aggregated models as well.5 In both the aggregated and disaggregated cases, it
is obvious that the elasticities of the CES and CET functions will play key roles
in the numerical outcomes of the models.
The model requires a price numeraire and the foreign exchange rate e is
used. There are eight variables (R, E, M, D, Q, Fd, FiX, FQ) in nine equations.
But by Walras' law, one of the equation is redundant so that one equation may
be dropped.
4Devarajan (1997) discusses the problem of defining tradable and non-tradable goods in the
context of determining the real exchange rate misalignment in the CFA zone.
5With more disaggregation, domestic and foreign goods may be indexed over groups of com-
modities, i.e., Ei, Mi, Di,where i =food, various manufactures etc. For each class of commodities,
Qi, Xi are then defined by their respective CES and CET functions. Cobb-Douglas, a special
case, is sometimes used.
In the supply side, note that wi1h fixed factors, the single output X is also fixed. With
disaggregation, resource reallocation from relative price shocks and interindustry purchases come
into play; a production function fcr each category of output and the specification of factor
markets are necessary.
7
2.2. Consequences of a tariff reform
To derive the fiscal and welfare effects of a tariff reform, we first log-differentiate
the system of equations (1)-(7), noting that (except for tm) the growth rates of
other exogenous variables (X, e, rm, nre, td, tq) are zeroes:6
R=6m(tmn + M) + OR (p, + Q) + +OdR P+D)(.0
-? = R d+f)(2.10)
where OR = R iS the relative weight of the tax revenue from source i and, hence,
E = 1. Even in this simple set-up, it is clear that the fiscal impact of a tariff
reduction depends not only on im, M, and kRn, but also on D, Q, Pd, P, and the
revenue weights of domestic taxes Of"'s.
The growth rate of X (= 0) and Q are expressed as 'weighted' averages of the
growth rates of foreign and domestic goods:
Ox= E + oxD (2.11)
Q= oM + oD (2.12)
where the various weights are defined by the relative importance of foreign and
domestic goods and the CET and CES parameters:
6That , a a =
8
SX = AS(E )7
OQ= be(M)p
02= (1 - b)C-P (D)P
Equation 2.12 is also the change in utility or welfare. The first-order conditions
in turn are:
E -D b - = Jd (2.13)
M-D = a (Pd-WtJ.m) (2.14)
In equation 2.14, wt, - is the price wedge created by t,
The budget constraint yields
Pq + Q (1 - OR)Pz + 6R (2.15)
where O{ is the relative weiglat of the lump-sum tax transfer in household income.
9
The trade balance equation implies
M=E (2.16)
Finally,
P x =pXt + (1 - PX)(d + ) (2.17)
where Px = -PxI'E exports' share in GDP.
2.2.1. Impact on Pd, D, M, and E
An important factor in the revenue impact is the change in the price of domestic
good Pd, the key endogenous price of the model. Given that world prices are ex-
ogenous, Pd determines the change in the real exchange rate, which in turn affect
the allocation of the three goods in the model M, E,and D through the optimal
conditions, 2.3 and 2.5. Through its effects on Pg and P:, Pd also influences the
behavior of the domestic tax bases Q and X. A specific expression for Pd can be
derived (from equations 2.13, 2.14, and 2.16):7
A
7For an expression of Pd in terms of possible terms-of-trade shocks and their implications,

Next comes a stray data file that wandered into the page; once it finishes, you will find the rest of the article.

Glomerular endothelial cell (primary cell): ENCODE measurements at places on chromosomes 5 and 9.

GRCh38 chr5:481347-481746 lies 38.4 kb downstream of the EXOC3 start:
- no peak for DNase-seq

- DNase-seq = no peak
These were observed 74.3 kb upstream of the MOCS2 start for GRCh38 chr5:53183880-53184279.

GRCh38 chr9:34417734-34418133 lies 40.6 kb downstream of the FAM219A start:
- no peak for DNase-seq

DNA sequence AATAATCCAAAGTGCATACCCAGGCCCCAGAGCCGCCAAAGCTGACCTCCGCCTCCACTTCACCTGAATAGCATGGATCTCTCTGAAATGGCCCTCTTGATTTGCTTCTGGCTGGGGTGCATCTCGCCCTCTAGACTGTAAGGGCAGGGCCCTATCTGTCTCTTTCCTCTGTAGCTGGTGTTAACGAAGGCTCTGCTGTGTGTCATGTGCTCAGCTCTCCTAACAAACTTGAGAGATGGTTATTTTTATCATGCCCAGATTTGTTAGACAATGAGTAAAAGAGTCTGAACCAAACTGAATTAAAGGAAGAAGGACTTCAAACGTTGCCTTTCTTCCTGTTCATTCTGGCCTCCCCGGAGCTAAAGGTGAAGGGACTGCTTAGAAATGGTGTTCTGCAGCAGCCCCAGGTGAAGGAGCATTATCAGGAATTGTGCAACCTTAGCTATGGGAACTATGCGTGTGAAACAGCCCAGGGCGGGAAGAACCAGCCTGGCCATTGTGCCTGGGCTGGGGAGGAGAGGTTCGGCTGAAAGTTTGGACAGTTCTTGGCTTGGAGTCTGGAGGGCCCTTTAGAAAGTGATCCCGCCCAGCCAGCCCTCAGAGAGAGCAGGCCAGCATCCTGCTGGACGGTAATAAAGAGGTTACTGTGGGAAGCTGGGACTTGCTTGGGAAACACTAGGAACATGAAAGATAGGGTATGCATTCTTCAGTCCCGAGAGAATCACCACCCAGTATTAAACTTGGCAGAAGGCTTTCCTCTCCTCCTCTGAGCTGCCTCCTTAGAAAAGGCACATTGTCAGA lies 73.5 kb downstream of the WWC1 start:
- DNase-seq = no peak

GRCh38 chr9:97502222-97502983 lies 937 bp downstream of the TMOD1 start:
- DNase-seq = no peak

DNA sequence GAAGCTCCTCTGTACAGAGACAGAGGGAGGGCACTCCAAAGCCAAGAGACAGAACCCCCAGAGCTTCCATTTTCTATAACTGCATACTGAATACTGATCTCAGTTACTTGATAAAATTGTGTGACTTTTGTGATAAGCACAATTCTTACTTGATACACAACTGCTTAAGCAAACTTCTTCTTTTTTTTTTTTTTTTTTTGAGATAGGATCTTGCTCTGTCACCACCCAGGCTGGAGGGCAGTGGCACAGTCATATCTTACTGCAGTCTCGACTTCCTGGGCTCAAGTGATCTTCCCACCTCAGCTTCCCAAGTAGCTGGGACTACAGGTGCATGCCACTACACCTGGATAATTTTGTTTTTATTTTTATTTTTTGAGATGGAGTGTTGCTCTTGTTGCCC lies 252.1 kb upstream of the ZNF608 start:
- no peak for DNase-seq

see Devarajan et. al. (1993).
10
Pd = + itm (2.18)
All parameters in the coefficieni- ° are positive so that Pd varies directly with
as expected; a rise (reduction) in tariff protection will raise (lower) the price
of the import substitute.
A precise expression for exports can also be obtained (from 2.11, 2.13, and
2.18):
E =- i '1: t^m (2.19)
1+ /02
where P I and /d2 = E 8 Both 01 and P2 are positive so that im, working
like an export tax, affects D negatively as expected.
FRom the current account balance (2.16), the change in imports is the same
as that of exports, i.e., M = E:. Solving for D, we note that the added protection
afforded by a positive tm will encourage the production of domestic or 'non-traded'
goods:
8From equation 2.11, define 02 = O . Using the usual budget equations for a CET function
or the first-condition 2.3 to remove A from the O's, it can be shown that 62 = . Finally,
initializing prices to 1 in the base year, 12 = D
11
31I02-
b = +2 t+ (2.20)
Because of its modified Salter-Swan formulation, the behavior of the 1-2-3
model is shown to be consistent with traditional trade theory. In addition, the
impact on E, M, D, and Pd, depend on values of the trade elasticities a and Q,
the size of the tax wedge wt., and the relative importance of trade 02. How the
parameters affect revenue and welfare are examined next.
2.3. Revenue impact
2.3.1. Case 1: tm is the only tax
Take the simplest case in which there are no domestic taxes, so that tq = 0,
td =0, O, =0, O, o =0, and OR = 1. From 2.10, it is clear that revenue will
depend on whether imports expand sufficiently to offset the cut in tariffs:
f? = tm + M
Substituting the previous solution for M, we find that
1= ki,m
12
where
r1 (u +2 )(1 + 32)
Can k, be negative? In other words, can there be a Laffer curve for tariffs?
k1 is negative if
O*Wtm~i >
(a + Q!)(1 + 02)
an (1> +2) (2.21)
a +Q wt,
For non zero exports (f2 -D > 0) and positive tariffs (0 < wtm < 1), note that
D
(1+12) > 1. Hence, the left-hand side, +Q, has to be sufficiently greater than 1,
a condition that may be satisfied if both a and Q are high.
How high should the elasticities be? Take some feasible numerical values,
=2 2 and wLm = 0.2 (i.e., t,, = 0.25), Figure 2.1 shows the revenue impact for
a 50 percent reduction in tarilfs for different values of a and Q.